The most aesthetically pleasing bit of the design is the way light is filtered into the room from behind the King’s throne. As evidenced by the first scene, the light coming through those openings in the wall is nearly blinding and gives the King the look of a deity. This design really pushes the fantasy elements of the movie.


Troll Market Vendor in Hellboy II

Here’s another Barlowe design for that creepy Troll Market. This is actually quite a nice twist on the traveling salesmen. This particular vendor walks around with all sorts of creepy crawlies and knick knacks on his back. We’re honestly not sure we want to know what any of those bug-like things do. One particularly clever detail is the stone or mat that’s tied to the vendor’s tail so that it won’t just drag on the floor.

If your interested in more of Barlowe’s work, he also created concept art for other del Toro movies, such as Blade II and Pacific Rim. He also designed aspects of Harry Potter and the Prisoner of Azkaban and Harry Potter and the Goblet of Fire, as well as Avatar, The Hobbit movies and fan-favorite Titan A.E.


Ogdru Jahad in Hellboy

Okay, one more piece of concept art by Barlowe before we travel beyond the movies. This is an important one: the design for the grotesque Ogdru Jahad, the octopus-like Lovecraftian horrors that are imprisoned beyond our reality and wait to be freed in order to bring about the end of the world. Hellboy spends a lot of his time trying to stop villains from freeing these evil gods.

Per the Hellboy: The Art of the Movie book, del Toro wanted Barlowe to imagine what horror writer H.P. Lovecraft envisioned his Great Old Ones might look like. “I worked in as many odd, nameless organs and twisting limbs as I could,” explains Barlowe in the book. We think he got the spirit of these evil entities just right.


Vladimir Giurescu in Hellboy

Vampires are pretty much an every day problem in the Mignolaverse at this point. He’s used these creatures of the night in his stories pretty often. “I’ve loved vampires since I read Dracula as a kid, so I’m sure I was in a hurry to create my own vampire character,” writes Mignola in the trade paperback edition of Hellboy Vol. 2: Wake the Devil. The above drawings are from his initial sketches for Vladimir Giurescu, the first vampire he introduced into the world of Hellboy.

Mignola created the design for Giurescu before he had even started working on Hellboy’s first story arc, “Seed of Destruction.” According to the artist, he planned to do “more classic vampire stuff” with the character, such as having him turn Liz Sherman into a vampire.


Hellboy Model Sheet

If you ever wondered if there was a professional guide to drawing Hellboy, there actually is! Mignola, the man who’s drawn the character a thousand times, created a model sheet for how to draw Hellboy for artist Scott Benefiel while they collaborated on the Ghost/Hellboy crossover miniseries for Dark Horse. As you can see from the picture above, Mignola went over every single detail of Hellboy’s look, down to what the palm of the right hand of doom might look like. If you’re wondering about the answer, Mignola doesn’t know what it looks like either.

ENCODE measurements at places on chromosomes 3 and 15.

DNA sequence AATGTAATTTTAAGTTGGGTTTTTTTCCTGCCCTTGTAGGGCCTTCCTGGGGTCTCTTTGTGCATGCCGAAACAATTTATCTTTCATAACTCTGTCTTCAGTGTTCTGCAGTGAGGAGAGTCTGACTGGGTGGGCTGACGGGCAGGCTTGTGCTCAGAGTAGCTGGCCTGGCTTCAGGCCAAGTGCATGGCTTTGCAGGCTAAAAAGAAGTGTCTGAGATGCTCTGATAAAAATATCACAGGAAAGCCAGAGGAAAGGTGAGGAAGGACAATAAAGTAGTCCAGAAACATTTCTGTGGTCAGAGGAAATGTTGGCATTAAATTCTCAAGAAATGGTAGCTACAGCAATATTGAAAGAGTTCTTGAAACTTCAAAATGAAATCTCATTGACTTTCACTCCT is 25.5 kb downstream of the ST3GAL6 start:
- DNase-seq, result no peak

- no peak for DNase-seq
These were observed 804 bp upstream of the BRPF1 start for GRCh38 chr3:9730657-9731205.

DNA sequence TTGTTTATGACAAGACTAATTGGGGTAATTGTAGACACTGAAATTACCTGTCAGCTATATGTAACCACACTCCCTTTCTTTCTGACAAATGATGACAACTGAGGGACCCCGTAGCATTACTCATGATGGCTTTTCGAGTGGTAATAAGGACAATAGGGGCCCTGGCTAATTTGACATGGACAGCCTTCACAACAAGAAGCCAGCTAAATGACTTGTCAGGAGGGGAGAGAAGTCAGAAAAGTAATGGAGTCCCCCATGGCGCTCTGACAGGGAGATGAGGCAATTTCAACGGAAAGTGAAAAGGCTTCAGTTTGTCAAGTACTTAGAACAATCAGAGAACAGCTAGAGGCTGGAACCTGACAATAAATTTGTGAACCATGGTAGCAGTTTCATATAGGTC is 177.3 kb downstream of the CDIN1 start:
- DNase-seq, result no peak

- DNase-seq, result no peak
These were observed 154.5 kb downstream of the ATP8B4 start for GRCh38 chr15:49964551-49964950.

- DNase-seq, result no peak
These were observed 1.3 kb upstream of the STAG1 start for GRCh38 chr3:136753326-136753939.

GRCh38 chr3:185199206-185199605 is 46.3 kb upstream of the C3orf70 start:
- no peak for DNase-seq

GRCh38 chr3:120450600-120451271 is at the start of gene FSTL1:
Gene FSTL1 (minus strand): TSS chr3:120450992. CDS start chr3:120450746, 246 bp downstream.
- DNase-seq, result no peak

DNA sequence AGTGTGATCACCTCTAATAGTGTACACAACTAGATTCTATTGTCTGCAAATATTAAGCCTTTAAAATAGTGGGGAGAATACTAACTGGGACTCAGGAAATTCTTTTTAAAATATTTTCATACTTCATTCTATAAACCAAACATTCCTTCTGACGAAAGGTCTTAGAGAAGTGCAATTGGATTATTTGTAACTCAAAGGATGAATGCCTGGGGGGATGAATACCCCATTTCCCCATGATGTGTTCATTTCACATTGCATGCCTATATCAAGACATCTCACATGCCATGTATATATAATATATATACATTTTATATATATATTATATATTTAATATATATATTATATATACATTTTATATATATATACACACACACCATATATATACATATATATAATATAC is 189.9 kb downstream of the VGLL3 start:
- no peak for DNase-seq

You have to imagine that this model sheet has been passed along to the various artists who have worked on Hellboy comics over the years. This is a pretty helpful tool for anyone interested in creating Hellboy fan art, too. It pretty much covers everything you ever wanted to know about drawing the character.


First Hellboy Drawing

One of the best books on Mignola’s work is definitely Hellboy: The First 20 Years, a collection of his artwork for the series. Featured in this collection is the very first drawing Mignola ever did of his greatest creation. As you can see, this guy looks quite a bit different from the character we’d all come to know and love, but this is still the drawing that sparked the most well-known chunk of the artist’s career.

He drew this proto-Hellboy for a convention and thought it was “the funniest damn thing I’d ever came up with,” according to an interview with io9. Apparently, Mignola had no intention of writing a series around this character at first. Fortunately for us, he eventually got to work on his Hellboy stories.


Johann Kraus in Hellboy II

Johann Kraus was such a fun addition to Hellboy II, especially in that one scene where Hellboy thought he’d killed the new leader of the BPRD field team by shattering his containment suit but instead got his ass kicked by the dude’s ectoplasmic form. Classic Hellboy. The two eventually got along, and teamed up for a mission to find the mythical Golden Army.